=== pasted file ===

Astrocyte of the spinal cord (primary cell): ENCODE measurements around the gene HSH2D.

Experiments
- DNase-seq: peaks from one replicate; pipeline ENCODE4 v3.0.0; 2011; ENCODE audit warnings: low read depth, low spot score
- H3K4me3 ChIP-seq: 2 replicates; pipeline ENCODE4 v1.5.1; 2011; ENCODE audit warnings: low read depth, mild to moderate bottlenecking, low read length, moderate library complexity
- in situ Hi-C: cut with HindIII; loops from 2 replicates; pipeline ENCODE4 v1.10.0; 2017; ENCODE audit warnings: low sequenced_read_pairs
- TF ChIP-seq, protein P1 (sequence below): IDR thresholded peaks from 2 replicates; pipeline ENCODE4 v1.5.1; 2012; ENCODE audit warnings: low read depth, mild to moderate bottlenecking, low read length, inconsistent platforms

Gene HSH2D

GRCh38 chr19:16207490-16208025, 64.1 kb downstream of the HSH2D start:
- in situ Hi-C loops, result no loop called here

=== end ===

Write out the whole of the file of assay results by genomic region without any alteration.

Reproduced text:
Astrocyte of the spinal cord (primary cell): ENCODE measurements around the gene HSH2D.

Experiments
- DNase-seq: peaks from one replicate; pipeline ENCODE4 v3.0.0; 2011; ENCODE audit warnings: low read depth, low spot score
- H3K4me3 ChIP-seq: 2 replicates; pipeline ENCODE4 v1.5.1; 2011; ENCODE audit warnings: low read depth, mild to moderate bottlenecking, low read length, moderate library complexity
- in situ Hi-C: cut with HindIII; loops from 2 replicates; pipeline ENCODE4 v1.10.0; 2017; ENCODE audit warnings: low sequenced_read_pairs
- TF ChIP-seq, protein P1 (sequence below): IDR thresholded peaks from 2 replicates; pipeline ENCODE4 v1.5.1; 2012; ENCODE audit warnings: low read depth, mild to moderate bottlenecking, low read length, inconsistent platforms

Gene HSH2D

GRCh38 chr19:16207490-16208025, 64.1 kb downstream of the HSH2D start:
- in situ Hi-C loops, result no loop called here